This is the work of the original, the authentic, the one and only "enfant terrible". A powerful and magical ability to create images at the same time beautiful, repulsive and apocalyptic. The demoniac genius of Rimbaud shows up since his first poems and in his prose, notably the included "A Season in Hell". Rimbaud incarnates rage, suffering, the rebellious nature of every youth who is at the same time intelligent and sensitive. He gives and takes no quarter. He is not a complaining grunge type. He is mad at the gods, and human to the bone. He makes subsequent rock stars look like sissies. He travels dangerous ground and comes through very much alive and kicking. Some of my favorites: "Sun and Flesh", "Ophelie", "Venus Anadyomene", "Sleeping in the Valley", "The Crows", "Seven-year poets", of course the mesmerizing "The Drunken Boat", "What is that for us, my heart" (a dark presage of terrorism), "Memoire", and the wonderful "Comedy of Thirst", which includes these wonderful verses:

Peut-etre un soir m'attends
ou je boirai tranquille
en quelque vieille ville
et mourrai plus content:
puisque je suis patient.

5-0 out of 5 stars Poetry & Prose: An honest vision of a tortured life.
Arthur Rimbaud's Poems and Prose speak a dark truth of life.

Rimbaud does not shield you from the realities of his time or his life. He writes of all the things he encountered as a child, soldier, poet, lover, and vagabond.

His poems are of his youth and his prose are of his life. The poems do not depict a romantic childhood but of one with struggle and cynism that he carried all his life. To read his poems is to experience his youthful assurance that the world was flawed.You will be affected by his dark perception of the world and awed by his realistic and symbolic style.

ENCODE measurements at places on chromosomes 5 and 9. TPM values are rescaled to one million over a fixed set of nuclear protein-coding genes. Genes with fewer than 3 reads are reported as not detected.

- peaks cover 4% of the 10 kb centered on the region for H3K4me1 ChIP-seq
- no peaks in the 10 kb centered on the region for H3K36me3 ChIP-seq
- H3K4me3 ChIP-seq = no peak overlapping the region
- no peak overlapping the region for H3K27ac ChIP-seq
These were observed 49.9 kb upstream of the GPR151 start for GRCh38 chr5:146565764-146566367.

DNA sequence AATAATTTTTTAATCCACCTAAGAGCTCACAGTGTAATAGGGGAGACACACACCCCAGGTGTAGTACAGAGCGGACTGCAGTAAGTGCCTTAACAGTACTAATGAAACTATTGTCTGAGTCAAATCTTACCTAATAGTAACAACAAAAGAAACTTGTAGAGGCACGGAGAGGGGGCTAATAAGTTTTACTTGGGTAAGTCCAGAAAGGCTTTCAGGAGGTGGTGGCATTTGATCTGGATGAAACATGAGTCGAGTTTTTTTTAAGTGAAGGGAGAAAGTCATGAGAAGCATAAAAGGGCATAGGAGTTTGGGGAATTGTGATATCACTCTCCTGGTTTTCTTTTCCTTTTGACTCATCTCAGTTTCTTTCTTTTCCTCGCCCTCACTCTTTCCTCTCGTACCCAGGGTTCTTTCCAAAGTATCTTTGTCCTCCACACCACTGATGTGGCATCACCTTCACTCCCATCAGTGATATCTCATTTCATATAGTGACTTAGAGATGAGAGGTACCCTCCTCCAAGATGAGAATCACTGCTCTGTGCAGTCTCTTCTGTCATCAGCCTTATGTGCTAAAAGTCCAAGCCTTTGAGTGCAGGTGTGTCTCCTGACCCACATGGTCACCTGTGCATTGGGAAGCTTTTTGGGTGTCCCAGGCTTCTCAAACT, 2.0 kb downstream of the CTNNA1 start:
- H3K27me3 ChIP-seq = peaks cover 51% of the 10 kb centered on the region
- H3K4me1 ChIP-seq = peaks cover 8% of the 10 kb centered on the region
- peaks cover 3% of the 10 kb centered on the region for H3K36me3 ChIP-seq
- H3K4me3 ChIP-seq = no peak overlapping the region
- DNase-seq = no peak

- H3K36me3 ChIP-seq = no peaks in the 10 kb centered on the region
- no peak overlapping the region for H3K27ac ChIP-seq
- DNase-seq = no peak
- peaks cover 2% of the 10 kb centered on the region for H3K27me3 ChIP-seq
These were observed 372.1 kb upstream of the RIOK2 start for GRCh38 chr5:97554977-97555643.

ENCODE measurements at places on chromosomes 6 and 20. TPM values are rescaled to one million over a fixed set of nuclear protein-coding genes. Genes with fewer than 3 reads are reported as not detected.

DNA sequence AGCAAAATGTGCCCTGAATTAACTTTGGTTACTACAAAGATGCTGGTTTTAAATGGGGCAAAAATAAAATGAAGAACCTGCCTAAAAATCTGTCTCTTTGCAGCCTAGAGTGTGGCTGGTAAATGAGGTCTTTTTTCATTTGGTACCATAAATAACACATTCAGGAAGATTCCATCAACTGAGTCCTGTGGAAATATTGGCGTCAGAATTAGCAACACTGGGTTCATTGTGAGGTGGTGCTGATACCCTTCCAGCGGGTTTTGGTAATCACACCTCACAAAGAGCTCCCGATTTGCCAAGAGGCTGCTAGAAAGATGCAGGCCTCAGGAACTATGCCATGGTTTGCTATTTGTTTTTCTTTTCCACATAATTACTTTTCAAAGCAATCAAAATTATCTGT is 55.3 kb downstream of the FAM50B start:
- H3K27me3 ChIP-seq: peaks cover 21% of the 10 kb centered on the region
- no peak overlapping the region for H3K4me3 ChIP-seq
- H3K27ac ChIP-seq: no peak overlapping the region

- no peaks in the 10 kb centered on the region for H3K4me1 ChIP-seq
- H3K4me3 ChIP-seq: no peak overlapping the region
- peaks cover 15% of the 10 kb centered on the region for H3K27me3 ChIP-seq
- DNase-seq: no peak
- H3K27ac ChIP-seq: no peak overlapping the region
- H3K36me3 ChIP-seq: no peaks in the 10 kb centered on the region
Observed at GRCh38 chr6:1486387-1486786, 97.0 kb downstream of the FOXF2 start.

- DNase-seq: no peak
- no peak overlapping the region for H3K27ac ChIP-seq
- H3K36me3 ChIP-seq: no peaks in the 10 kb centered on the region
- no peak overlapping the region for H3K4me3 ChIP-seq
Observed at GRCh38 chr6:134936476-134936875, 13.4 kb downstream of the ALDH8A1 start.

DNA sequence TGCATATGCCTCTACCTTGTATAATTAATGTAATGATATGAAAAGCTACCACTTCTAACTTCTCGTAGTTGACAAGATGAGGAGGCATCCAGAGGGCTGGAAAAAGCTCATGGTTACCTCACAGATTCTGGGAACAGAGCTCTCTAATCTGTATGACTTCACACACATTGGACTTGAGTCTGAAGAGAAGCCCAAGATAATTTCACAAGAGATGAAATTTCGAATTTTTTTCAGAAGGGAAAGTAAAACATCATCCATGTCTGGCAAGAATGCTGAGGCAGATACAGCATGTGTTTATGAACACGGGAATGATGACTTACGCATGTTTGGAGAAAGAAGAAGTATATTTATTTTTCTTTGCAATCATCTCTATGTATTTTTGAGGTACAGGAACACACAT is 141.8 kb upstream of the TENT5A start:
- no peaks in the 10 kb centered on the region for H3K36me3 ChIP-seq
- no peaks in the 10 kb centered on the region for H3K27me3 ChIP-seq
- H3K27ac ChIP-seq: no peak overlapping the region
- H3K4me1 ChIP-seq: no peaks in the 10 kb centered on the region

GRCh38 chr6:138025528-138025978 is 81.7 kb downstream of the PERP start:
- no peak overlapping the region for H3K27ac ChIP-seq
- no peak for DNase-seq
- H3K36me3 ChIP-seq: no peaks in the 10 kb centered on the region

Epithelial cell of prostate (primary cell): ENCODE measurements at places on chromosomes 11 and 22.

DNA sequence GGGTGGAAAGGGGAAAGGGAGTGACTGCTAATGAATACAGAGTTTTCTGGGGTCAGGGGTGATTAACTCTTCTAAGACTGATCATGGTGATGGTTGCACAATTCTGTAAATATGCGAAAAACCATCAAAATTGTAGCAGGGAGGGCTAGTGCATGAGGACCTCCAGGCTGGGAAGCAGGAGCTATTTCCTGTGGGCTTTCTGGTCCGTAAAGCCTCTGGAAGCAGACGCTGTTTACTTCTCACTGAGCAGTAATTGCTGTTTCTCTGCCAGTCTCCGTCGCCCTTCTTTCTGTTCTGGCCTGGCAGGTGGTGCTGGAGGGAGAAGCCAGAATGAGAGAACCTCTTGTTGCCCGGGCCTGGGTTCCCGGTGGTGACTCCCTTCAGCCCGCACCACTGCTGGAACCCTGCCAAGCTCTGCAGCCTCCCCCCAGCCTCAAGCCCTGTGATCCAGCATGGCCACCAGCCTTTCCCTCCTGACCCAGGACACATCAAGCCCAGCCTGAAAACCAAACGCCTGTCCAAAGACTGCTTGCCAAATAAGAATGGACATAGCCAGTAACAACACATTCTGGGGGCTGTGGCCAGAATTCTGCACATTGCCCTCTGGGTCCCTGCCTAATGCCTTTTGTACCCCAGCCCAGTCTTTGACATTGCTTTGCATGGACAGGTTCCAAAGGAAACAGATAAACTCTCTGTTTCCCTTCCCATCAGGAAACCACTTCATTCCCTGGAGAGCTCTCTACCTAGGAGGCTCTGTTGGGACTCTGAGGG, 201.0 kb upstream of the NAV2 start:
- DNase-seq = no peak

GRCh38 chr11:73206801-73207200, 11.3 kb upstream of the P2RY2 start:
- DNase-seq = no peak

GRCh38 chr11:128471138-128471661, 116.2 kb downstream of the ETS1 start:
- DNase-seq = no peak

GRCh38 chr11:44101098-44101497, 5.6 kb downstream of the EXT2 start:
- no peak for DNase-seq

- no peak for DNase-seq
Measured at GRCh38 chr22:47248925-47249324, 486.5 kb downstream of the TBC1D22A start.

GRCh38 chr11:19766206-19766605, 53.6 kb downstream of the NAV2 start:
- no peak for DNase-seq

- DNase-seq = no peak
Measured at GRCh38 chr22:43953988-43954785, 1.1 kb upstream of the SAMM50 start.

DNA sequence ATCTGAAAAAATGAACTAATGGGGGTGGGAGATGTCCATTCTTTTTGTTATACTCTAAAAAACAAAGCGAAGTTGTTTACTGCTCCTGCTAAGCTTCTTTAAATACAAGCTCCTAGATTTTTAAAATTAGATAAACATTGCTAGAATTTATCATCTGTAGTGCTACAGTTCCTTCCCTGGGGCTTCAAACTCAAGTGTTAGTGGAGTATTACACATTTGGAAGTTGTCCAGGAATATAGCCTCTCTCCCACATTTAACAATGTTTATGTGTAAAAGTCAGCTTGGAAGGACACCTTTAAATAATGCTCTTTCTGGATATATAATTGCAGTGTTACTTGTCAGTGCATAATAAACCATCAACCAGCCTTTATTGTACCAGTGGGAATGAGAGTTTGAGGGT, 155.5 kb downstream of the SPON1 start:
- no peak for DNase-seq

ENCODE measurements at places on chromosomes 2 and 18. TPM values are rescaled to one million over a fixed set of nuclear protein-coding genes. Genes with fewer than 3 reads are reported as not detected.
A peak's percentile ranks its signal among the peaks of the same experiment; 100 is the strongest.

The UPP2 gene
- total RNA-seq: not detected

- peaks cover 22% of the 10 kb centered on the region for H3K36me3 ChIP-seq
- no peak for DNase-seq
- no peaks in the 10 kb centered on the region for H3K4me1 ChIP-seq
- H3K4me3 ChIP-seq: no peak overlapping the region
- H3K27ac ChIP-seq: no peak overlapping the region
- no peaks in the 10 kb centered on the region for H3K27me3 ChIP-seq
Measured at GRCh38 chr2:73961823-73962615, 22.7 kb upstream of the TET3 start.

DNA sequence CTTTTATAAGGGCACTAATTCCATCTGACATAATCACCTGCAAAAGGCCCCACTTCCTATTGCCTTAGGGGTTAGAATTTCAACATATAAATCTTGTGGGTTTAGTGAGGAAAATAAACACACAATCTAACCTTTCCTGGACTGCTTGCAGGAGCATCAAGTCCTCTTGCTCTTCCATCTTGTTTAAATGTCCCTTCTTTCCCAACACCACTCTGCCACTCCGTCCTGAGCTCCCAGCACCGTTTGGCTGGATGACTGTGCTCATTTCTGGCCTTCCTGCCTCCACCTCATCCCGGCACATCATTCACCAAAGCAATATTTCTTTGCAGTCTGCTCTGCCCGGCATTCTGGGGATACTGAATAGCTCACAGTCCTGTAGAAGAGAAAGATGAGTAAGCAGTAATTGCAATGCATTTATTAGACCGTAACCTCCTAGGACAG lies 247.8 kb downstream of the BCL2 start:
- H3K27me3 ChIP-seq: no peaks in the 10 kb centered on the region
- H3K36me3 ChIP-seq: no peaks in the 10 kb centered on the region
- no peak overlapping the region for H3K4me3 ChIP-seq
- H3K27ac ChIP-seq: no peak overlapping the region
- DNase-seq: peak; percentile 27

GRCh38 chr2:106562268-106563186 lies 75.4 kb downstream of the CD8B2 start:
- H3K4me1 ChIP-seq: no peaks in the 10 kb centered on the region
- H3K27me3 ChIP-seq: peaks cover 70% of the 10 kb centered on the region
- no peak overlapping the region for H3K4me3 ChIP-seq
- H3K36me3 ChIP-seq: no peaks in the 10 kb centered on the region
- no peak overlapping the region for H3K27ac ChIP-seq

As for his prose, he writes of a tortured existence and bohemian lifestyle steeped in a wild reality that was his life.

My favorit passages from this book of poems and prose:

"One evening, I sat Beauty in my lap. - And I found her bitter. - And I cursed her." from A Season in Hell

"It is found again. What? Eternity. It is the sea, Gone with the sun." from Eternity

I very much enjoyed this book and thought Rimbaud changed modern poetry and writing and brought us into a new realistic age in writing. He opened the doors for some of the great 20th century writers.

5-0 out of 5 stars A beautiful vision of youth in the mind of a genius
Rimbaud is one of the most impressive poets of all time, never compromising himself to the drudgery of the world around him.If at any point in your life you have begun to feel like a free spirit, readRimbaud's youthful verse and be prepared to percieve life transcedentally. Within his surrealistic vision you will find the vulnerability of weaknesswith thedemonic anger of a pocessed soul. There are poems that stir everyfeeling of what it's like to be young, and free and drunk on the pleasuresof life.A true poet.